According to the International Cowden Consortium (2000), facial trichilemmomas, acral keratoses, mucosal lesions and papillomatous papules constitute the pathognomonic criteria of the syndrome, whereas major criteria for the syndrome include breast cancer, thyroid cancer, endometrial cancer, macrocephaly and Lhermitte-Duclos disease. Minor criteria of the syndrome include thyroid lesions (goiter, follicular adenoma and thyroglossal duct cyst), mental retardation, gastrointestinal hamartomas (hyperplastic inflammatory, hamartomatous, adenomatous and lipomatous polyps), fibrocystic breast disease, lipoma, fibroma, genitourinary tumor and malformations. Skeletal system, nervous system, cardiopulmonary system and ophthalmologic findings may accompany in some cases. [1],[2] The diagnosis of Cowden syndrome is established in the following conditions: presence of pathognomonic lesions (if only mucocutaneous lesions are present as pathognomonic lesions: ≥6 facial papules, of which ≥3 must be trichilemmomas; cutaneous facial papules and papillomatosis in oral mucosa; papillomatosis in oral mucosa and acral keratosis; ≥6 palmoplantar keratosis lesions), presence of two major criteria, one of which must be macrocephaly, presence of one major criterion and three minor criteria and presence of four minor criteria [1],[5] Our case had multiple papillomas in the oral mucosa and bilateral verrucous papules at anguli oris, which are pathognomonic mucocutaneous findings. Among the minor criteria, benign cystic goiter and hamartomatous polyps in the gastrointestinal tract were determined in our case. Additionally, the present case had fibroma molle and lipoma as other skin findings of the syndrome. There was no intracranial, genitourinary or ophthalmologic pathology or any pathologic finding in the breast.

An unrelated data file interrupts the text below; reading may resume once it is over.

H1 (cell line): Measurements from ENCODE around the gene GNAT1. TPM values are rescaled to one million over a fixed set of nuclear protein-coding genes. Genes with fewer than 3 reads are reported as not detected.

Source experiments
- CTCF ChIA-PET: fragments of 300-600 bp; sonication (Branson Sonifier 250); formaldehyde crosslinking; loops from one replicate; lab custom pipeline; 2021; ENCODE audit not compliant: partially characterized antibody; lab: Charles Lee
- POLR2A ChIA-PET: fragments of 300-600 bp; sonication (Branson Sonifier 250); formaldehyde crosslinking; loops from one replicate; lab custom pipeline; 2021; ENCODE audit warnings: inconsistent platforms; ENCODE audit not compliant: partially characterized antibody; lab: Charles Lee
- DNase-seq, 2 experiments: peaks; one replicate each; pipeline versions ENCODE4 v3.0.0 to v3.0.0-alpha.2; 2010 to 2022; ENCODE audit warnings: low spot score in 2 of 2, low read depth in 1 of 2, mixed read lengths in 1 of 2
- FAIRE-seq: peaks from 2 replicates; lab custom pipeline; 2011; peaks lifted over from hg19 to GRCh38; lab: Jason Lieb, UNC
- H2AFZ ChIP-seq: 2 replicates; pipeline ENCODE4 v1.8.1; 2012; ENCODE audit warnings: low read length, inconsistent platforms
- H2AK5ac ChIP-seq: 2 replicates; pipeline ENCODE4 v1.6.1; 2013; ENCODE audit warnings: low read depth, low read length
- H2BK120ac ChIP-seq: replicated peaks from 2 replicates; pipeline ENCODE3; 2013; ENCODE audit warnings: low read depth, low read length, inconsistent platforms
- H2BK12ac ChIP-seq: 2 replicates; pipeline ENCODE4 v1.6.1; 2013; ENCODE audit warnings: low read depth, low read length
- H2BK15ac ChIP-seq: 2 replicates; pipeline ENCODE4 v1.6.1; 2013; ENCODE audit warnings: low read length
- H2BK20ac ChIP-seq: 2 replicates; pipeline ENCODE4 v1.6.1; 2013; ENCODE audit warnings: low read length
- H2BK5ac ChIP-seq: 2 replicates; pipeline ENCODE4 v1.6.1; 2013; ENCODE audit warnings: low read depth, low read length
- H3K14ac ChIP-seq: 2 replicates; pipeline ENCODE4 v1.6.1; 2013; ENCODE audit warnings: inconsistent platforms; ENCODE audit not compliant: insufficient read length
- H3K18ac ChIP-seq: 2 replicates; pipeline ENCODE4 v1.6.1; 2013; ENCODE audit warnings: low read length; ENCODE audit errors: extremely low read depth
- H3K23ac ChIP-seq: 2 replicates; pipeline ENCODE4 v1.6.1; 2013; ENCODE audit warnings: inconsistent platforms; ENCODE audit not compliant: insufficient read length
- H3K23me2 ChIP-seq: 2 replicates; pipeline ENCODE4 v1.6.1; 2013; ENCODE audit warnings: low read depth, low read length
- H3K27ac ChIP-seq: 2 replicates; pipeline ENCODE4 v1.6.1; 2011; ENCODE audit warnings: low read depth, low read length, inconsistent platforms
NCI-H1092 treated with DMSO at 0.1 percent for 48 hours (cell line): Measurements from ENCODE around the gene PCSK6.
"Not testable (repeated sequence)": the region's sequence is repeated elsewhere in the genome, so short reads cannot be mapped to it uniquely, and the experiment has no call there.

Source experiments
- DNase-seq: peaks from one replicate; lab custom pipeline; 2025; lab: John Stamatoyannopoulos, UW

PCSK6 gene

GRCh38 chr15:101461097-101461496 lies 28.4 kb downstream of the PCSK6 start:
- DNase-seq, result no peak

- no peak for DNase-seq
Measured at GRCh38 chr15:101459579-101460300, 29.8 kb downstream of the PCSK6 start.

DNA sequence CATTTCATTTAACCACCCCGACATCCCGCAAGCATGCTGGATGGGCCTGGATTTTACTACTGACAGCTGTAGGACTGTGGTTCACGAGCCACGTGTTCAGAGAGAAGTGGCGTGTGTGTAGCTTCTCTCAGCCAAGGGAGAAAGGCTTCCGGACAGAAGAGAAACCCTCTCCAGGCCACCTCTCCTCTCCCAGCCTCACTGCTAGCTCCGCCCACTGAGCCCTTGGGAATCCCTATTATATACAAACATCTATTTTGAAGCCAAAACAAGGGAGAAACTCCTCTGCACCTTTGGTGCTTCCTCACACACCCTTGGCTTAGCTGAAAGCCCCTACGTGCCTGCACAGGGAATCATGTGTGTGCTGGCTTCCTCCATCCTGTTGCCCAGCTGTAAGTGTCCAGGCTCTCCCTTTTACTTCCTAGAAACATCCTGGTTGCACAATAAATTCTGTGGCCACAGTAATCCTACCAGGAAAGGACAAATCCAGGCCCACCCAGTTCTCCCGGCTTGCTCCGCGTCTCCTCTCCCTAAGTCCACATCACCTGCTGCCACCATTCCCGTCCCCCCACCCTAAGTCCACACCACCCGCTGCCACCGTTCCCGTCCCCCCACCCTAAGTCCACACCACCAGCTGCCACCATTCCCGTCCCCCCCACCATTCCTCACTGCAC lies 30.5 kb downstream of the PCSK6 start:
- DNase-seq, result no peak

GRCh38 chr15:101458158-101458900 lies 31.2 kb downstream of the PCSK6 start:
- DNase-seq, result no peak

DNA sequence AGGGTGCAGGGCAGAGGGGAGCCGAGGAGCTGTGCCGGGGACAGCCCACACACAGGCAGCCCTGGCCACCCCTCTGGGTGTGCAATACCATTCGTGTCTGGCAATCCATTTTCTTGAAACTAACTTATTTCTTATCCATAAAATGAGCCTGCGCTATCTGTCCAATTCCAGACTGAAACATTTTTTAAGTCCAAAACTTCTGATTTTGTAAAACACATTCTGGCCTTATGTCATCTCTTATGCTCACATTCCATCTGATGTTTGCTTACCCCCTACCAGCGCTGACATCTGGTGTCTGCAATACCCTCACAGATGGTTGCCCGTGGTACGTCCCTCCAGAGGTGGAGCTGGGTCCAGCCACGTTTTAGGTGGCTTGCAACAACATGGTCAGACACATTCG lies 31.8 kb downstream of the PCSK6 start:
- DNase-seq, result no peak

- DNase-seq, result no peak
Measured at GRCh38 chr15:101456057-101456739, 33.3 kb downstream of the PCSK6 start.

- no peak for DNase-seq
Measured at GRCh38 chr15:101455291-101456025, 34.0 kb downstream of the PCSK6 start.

Multiple traumatic fibromas, oral fibromas in tuberous sclerosis, Darier-White disease, Heck′s disease, lymphangioma, pyogenic granuloma, fibroepithelial polyps, lipoid proteinosis, oral florid papillomatosis, oral papillomas in Goltz syndrome, mucosal neuromas of multiple endocrine adenomatosis, acanthosis nigricans, pseudoepitheliomatous hyperplasia and squamous cell carcinoma should be considered in the differential diagnosis of oral papillomatous lesions. [6]